Saint Catharine of Genoa – The Heat of the Mystic
Type of Spiritual Experience
Friar Herbert Thurston was a Catholic priest, a member of the Jesuit order and an historian. He wrote extensively on Catholic mysticism and psychic phenomena and was a member of the Society for Psychical Research. He was also widely read on this subject. He is described as ‘an honest skeptic’., and once said ‘the role of Devil’s advocate is a thankless one and does not make for popularity’.
A description of the experience
Friar Herbert Thurston - The Physical Phenomenon of Mysticism
…. the case of St. Catherine or Genoa, thanks in large measure to the very learned and painstaking study of Baron Friedrich von Hugel, has been brought to the notice of many English readers for whom the ordinary Saint's Life offers little attraction. St. Catherine was a mystic of the seraphic type, and perhaps nothing more beautiful has ever been printed about the love of God than is to be found in the utterances and writings attributed to this noble Genoese matron. Assuming for the moment the authenticity of the whole content of the Vita e Dottrina di Santa Caterina da Genova, which was first published in 1551, we find that the book abounds in references to the extraordinary physical state into which Catherine was frequently thrown by the intensity of her consuming love. Quite at the beginning, and in reference to her "great fasts," which lasted from 1476 to 1499, it is stated that, for twenty-three lents, and as many advents, the Saint took no solid food at all, but occasionally drank a glassful of a beverage compounded of water vinegar and pounded salt.
When she drank this mixture it seemed as if it were thrown upon a red-hot flag-stone and that it was at once dried up in the great fire which was burning within her. An astounding and unheard of thing! For no digestion, however healthy, could bear a drink of this kind fasting, but she declared that the interior sweetness she experienced was so great that even this unpalatable beverage gave refreshment to her body.
I omit chance references which seem to point to some similar state of suffering which recurred at intervals during the intervening years. What is certain is that in her last sickness, which continued from January to September 1510, she was over and over again the victim of sensations of intense burning. For example:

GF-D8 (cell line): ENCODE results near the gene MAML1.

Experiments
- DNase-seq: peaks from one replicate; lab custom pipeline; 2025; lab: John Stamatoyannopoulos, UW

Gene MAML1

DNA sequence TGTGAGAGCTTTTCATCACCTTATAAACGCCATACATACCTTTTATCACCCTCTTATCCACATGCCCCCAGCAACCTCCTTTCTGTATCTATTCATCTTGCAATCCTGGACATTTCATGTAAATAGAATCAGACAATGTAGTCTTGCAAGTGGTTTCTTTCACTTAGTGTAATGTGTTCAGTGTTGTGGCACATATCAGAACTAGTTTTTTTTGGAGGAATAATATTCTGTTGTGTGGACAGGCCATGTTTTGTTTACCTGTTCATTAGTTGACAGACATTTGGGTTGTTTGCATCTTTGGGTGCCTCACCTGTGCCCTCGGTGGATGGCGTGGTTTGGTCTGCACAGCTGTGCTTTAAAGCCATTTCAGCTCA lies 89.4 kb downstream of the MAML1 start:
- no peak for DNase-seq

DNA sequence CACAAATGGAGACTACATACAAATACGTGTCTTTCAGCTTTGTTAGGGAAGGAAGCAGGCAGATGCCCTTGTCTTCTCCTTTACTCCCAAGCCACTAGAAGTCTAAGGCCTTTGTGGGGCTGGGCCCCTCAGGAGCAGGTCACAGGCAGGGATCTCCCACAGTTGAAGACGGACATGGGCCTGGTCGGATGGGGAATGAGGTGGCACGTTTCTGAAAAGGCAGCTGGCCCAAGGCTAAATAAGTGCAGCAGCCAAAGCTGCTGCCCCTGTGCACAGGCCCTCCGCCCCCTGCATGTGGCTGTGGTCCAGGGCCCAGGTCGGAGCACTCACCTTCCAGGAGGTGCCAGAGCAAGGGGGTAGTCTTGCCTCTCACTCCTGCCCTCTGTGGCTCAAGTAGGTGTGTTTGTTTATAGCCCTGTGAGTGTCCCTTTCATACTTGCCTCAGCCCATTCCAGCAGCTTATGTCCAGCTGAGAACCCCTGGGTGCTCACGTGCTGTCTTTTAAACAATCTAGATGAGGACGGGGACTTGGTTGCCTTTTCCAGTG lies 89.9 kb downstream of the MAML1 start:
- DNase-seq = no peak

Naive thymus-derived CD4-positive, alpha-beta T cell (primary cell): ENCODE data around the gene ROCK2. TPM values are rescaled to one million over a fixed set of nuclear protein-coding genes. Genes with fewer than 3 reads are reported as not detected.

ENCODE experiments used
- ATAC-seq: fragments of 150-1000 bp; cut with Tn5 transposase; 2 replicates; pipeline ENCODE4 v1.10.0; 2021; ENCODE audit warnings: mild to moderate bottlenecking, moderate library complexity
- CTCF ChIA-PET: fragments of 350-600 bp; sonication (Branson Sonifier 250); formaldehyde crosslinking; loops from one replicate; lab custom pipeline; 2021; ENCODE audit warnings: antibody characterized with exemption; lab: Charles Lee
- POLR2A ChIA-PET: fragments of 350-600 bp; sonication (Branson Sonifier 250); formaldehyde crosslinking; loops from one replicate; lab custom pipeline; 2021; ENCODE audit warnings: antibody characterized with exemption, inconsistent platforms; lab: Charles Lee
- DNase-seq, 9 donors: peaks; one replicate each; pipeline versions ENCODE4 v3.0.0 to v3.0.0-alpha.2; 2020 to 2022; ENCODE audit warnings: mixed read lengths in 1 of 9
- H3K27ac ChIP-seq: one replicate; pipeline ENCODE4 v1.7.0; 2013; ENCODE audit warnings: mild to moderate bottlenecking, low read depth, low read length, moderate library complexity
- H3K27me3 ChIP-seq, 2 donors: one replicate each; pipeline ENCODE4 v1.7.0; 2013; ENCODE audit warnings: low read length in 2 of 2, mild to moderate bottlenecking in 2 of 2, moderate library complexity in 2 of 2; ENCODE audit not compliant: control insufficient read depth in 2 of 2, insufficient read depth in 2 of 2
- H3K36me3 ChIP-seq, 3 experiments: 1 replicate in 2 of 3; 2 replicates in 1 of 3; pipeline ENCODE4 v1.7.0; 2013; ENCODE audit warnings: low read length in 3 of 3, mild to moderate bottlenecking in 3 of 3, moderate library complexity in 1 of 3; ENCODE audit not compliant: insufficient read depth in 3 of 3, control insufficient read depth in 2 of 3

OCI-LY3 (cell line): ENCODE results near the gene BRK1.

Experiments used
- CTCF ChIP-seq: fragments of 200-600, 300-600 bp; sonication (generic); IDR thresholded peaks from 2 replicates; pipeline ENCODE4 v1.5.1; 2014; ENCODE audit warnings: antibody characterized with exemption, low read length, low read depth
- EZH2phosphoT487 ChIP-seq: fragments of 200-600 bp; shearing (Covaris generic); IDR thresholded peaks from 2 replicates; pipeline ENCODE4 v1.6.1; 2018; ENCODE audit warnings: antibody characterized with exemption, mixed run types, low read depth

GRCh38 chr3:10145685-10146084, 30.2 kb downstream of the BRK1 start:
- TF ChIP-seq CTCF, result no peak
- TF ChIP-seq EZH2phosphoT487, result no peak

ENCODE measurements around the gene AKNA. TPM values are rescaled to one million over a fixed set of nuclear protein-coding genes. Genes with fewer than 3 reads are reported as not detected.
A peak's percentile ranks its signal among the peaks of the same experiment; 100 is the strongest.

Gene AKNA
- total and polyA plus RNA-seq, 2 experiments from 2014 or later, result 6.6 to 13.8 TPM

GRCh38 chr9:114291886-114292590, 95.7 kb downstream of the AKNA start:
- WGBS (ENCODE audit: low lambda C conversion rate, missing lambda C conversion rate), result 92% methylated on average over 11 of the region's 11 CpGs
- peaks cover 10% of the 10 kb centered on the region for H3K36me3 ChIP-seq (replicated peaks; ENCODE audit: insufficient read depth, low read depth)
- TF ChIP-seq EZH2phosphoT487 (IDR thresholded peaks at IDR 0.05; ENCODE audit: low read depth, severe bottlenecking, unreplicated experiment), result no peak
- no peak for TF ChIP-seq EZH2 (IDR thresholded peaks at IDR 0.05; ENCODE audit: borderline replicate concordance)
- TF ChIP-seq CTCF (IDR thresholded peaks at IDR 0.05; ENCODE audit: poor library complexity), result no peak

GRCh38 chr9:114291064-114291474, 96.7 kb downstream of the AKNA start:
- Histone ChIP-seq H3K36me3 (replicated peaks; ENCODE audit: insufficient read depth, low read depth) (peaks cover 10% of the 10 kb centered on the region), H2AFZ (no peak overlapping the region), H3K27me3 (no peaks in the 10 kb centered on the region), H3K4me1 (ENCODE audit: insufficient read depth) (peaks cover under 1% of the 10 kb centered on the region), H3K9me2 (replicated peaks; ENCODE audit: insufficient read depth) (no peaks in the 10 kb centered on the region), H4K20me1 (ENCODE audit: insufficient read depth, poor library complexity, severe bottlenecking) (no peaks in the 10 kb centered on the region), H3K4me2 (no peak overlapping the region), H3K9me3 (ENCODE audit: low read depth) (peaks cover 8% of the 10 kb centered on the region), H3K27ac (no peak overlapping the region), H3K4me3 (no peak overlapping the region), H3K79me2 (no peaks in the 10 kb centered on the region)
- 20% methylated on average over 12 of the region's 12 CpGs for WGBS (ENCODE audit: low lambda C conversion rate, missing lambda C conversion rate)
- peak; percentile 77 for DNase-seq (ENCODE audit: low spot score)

On one day she was stabbed with a still sharper arrow of the divine love. . . . The wound (ferita) was so poignant that she lost speech and sight, and abode in this manner some three hours. . . .
She made signs with her hands of feeling as if it were red-hot pincers attacking her heart and other interior parts.
Later on there was a day when she suffered such an intensity of burning that it was impossible to keep her in bed. She seemed like a creature placed in a great flame of fire, so much so that human eyes could not endure the spectacle of such a martyrdom. This anguish lasted a whole day and night and it was impossible to touch her skin because of the acute pain which she felt from any such touch.
But this was by no means all. 'We are told a little later of another attack (assalto)-
This was so violent that her whole frame seemed to be in a tremble, especially her right shoulder (which appeared as though severed from her body, and similarly one rib seemed to be forced out of its place with so much pain, anguish and racking of muscles and bones, that it was a terrible thing to look upon, and it seemed impossible that a human body could endure it).